The mapping from sound structure to the lexicon in aphasia: Evidence from rhyme and repetition priming
Author(s):, , , ,
Journal/Book: Brain Lang. 2000; 72: 525 B St, Ste 1900, San Diego, CA 92101-4495, USA. Academic Press Inc. 75-99.
Abstract: Two studies were conducted to explore the hypothesis that Broca's and Wernicke's aphasics have deficits arising from the processes involved in activating the lexicon from phonological form. The first study explored whether phonologically similar lexical entries differing only in their initial consonants show ''rhyme priming.'' Results revealed that Broca's aphasics failed to show facilitation when the target was identical to the prime (i.e. Identity priming) and they showed significant inhibition when targets were preceded by rhyming words. Wernicke's aphasics showed a pattern of results similar to that of normal subjects, i.e., identity priming and rhyme priming as well as significantly slower reaction-times in the rhyming condition compared to the identity condition. The second study investigated form-based repetition priming in aphasic patients at a number of intervals including when no other stimuli intervened between repeated stimuli (0 lag) or when 4, 8, or 12 stimuli intervened. Results showed that, unlike old normal subjects who showed repetition priming for both words and nonwords, both Broca's and Wernicke's aphasics showed repetition priming for word targets only. Moreover, in contrast to old normal subjects who showed a greater magnitude of priming at 0 lag for word targets, neither Broca's aphasics or Wernicke's aphasics showed priming at 0 lag. Implications of these findings are considered with respect to the hypotheses that Broca's and Wernicke's aphasics have deficits in the nature of the activation patterns within the lexicon itself and in auditory (working) memory.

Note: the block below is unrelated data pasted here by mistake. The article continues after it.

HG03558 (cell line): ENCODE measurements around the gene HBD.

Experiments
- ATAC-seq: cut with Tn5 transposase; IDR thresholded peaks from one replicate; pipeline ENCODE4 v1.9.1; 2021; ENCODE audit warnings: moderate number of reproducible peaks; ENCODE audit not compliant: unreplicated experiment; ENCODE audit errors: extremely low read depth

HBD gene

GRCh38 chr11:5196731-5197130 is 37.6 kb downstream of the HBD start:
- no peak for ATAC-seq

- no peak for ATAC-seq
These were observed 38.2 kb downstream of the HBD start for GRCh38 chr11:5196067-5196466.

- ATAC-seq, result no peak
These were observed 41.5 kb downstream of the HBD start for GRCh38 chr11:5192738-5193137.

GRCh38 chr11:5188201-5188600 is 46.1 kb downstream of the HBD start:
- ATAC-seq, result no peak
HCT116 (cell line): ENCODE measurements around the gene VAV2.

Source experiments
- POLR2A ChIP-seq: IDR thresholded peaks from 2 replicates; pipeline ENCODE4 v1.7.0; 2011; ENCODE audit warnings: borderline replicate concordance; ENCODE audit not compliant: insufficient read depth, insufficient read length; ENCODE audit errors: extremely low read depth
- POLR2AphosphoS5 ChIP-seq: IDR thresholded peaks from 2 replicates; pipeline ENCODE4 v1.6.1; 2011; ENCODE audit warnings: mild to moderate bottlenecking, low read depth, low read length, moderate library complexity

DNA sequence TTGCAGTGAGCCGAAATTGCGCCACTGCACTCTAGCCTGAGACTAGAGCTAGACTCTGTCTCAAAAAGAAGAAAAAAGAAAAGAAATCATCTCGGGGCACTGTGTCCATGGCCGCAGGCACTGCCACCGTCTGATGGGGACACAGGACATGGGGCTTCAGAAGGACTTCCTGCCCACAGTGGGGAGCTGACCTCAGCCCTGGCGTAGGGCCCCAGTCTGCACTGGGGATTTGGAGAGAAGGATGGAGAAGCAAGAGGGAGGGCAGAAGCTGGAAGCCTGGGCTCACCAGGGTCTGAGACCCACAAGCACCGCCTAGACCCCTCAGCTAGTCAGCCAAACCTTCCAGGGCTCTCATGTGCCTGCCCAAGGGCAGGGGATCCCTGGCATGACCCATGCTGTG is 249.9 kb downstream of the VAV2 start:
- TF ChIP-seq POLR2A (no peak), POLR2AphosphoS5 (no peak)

Note: Article Blumstein SE, Brown Univ, Dept Cognit & Linguist Sci, Box 1978, Providence,RI 02912 USA
Keyword(s): DECISION TASK; SYNTACTIC COMPREHENSION; AUDITORY COMPREHENSION; MEMORY; ACCESS; DISORDERS; CAPACITY; SPEECH; WORDS